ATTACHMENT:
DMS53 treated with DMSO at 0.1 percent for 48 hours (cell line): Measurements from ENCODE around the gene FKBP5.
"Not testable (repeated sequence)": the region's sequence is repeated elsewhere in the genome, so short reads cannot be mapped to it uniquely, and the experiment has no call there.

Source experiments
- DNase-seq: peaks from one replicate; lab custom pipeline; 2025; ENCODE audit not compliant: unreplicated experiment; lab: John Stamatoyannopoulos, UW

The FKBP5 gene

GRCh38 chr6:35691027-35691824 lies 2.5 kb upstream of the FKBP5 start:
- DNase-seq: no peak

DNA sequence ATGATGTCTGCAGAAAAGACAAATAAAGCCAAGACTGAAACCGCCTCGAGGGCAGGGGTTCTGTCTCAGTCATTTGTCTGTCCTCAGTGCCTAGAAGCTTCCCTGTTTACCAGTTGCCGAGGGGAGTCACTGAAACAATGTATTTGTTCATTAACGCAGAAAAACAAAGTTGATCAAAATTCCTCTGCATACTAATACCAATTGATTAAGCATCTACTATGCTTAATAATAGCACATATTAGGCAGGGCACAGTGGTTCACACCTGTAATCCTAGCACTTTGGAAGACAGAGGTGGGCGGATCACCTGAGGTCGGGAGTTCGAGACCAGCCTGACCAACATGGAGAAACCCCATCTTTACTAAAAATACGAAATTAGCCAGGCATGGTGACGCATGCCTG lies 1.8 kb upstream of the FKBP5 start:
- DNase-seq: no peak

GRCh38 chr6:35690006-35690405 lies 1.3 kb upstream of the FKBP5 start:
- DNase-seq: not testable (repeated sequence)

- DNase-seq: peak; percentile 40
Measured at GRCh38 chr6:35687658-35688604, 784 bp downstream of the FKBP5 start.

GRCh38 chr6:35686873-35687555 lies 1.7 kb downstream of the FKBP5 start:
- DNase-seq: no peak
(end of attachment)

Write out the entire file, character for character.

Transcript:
DMS53 treated with DMSO at 0.1 percent for 48 hours (cell line): Measurements from ENCODE around the gene FKBP5.
"Not testable (repeated sequence)": the region's sequence is repeated elsewhere in the genome, so short reads cannot be mapped to it uniquely, and the experiment has no call there.

Source experiments
- DNase-seq: peaks from one replicate; lab custom pipeline; 2025; ENCODE audit not compliant: unreplicated experiment; lab: John Stamatoyannopoulos, UW

The FKBP5 gene

GRCh38 chr6:35691027-35691824 lies 2.5 kb upstream of the FKBP5 start:
- DNase-seq: no peak

DNA sequence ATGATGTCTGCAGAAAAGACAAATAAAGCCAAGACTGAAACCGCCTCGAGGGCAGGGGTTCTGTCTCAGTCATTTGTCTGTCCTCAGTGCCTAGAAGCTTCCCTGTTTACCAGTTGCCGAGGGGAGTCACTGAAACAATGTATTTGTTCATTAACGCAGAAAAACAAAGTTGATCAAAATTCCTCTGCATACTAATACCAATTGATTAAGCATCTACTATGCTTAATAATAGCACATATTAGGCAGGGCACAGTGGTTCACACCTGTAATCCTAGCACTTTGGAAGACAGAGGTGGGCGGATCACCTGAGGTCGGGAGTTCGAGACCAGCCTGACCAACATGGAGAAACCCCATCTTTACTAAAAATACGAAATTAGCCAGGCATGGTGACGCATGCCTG lies 1.8 kb upstream of the FKBP5 start:
- DNase-seq: no peak

GRCh38 chr6:35690006-35690405 lies 1.3 kb upstream of the FKBP5 start:
- DNase-seq: not testable (repeated sequence)

- DNase-seq: peak; percentile 40
Measured at GRCh38 chr6:35687658-35688604, 784 bp downstream of the FKBP5 start.

GRCh38 chr6:35686873-35687555 lies 1.7 kb downstream of the FKBP5 start:
- DNase-seq: no peak